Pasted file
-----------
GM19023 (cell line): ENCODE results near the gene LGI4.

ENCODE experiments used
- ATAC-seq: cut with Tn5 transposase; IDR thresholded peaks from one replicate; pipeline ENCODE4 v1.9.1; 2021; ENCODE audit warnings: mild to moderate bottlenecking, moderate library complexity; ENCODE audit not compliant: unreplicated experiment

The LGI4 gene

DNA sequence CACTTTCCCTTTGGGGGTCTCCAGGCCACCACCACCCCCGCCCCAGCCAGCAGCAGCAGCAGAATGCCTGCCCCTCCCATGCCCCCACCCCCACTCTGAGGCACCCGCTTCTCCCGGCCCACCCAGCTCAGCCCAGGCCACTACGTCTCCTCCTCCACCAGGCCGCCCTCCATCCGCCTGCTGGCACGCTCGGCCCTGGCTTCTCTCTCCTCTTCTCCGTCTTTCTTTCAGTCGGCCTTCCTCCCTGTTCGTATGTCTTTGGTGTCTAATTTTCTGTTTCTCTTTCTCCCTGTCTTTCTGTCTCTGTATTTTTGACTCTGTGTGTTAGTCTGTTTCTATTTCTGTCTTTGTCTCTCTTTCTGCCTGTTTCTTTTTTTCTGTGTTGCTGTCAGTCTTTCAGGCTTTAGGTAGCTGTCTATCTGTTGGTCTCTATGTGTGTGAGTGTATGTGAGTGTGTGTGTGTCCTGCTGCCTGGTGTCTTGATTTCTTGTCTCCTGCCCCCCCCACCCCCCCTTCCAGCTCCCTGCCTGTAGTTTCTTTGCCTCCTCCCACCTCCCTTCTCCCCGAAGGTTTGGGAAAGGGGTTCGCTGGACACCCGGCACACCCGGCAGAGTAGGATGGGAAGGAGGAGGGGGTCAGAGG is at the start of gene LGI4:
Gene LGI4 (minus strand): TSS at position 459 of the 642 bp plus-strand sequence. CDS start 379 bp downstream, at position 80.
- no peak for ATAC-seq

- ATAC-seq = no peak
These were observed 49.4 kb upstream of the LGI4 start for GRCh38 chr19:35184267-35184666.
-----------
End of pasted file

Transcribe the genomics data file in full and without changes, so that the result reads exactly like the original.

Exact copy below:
GM19023 (cell line): ENCODE results near the gene LGI4.

ENCODE experiments used
- ATAC-seq: cut with Tn5 transposase; IDR thresholded peaks from one replicate; pipeline ENCODE4 v1.9.1; 2021; ENCODE audit warnings: mild to moderate bottlenecking, moderate library complexity; ENCODE audit not compliant: unreplicated experiment

The LGI4 gene

DNA sequence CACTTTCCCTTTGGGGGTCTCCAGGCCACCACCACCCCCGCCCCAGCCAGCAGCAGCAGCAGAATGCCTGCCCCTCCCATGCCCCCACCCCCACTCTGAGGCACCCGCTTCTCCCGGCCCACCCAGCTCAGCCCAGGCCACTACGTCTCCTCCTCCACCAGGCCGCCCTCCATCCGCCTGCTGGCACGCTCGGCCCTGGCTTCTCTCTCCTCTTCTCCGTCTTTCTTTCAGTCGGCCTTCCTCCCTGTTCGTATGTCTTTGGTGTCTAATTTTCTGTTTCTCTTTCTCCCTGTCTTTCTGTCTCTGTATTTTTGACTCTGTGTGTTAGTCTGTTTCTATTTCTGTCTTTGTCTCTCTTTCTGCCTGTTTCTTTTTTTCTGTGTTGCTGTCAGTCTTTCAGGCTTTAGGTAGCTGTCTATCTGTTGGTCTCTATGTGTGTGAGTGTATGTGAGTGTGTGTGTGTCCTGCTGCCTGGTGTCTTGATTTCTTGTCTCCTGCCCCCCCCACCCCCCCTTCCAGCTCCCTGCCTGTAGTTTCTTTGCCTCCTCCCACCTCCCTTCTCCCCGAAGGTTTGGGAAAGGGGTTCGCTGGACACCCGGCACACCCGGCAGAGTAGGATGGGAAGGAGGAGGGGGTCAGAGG is at the start of gene LGI4:
Gene LGI4 (minus strand): TSS at position 459 of the 642 bp plus-strand sequence. CDS start 379 bp downstream, at position 80.
- no peak for ATAC-seq

- ATAC-seq = no peak
These were observed 49.4 kb upstream of the LGI4 start for GRCh38 chr19:35184267-35184666.